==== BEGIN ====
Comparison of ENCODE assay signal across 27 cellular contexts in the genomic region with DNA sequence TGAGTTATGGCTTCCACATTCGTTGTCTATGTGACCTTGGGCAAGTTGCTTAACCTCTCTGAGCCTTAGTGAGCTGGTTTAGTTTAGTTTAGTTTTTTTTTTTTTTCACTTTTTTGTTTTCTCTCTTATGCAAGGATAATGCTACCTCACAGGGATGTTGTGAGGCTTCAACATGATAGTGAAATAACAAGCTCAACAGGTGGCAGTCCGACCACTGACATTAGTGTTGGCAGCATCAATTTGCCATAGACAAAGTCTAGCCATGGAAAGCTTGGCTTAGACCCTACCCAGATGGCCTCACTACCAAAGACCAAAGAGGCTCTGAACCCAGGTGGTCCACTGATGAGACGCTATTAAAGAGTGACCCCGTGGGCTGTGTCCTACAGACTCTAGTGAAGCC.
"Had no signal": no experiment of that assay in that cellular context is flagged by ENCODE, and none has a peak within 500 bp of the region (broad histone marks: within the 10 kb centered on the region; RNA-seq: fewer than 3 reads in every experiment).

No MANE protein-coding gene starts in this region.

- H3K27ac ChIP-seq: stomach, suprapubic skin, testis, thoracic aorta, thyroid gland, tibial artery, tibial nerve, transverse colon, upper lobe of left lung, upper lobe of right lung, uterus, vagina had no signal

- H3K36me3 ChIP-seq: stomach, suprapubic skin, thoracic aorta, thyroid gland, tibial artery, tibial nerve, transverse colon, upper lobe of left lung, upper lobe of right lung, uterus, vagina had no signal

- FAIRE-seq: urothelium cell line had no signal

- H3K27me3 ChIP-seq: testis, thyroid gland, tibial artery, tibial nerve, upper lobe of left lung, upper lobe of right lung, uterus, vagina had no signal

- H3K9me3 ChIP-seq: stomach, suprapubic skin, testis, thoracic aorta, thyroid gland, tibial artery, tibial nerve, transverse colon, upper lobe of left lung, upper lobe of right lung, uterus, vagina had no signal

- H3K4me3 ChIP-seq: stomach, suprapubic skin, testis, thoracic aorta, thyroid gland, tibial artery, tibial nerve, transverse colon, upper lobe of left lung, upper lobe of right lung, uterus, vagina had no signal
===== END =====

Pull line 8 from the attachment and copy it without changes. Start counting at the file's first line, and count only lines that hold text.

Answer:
- H3K9me3 ChIP-seq: stomach, suprapubic skin, testis, thoracic aorta, thyroid gland, tibial artery, tibial nerve, transverse colon, upper lobe of left lung, upper lobe of right lung, uterus, vagina had no signal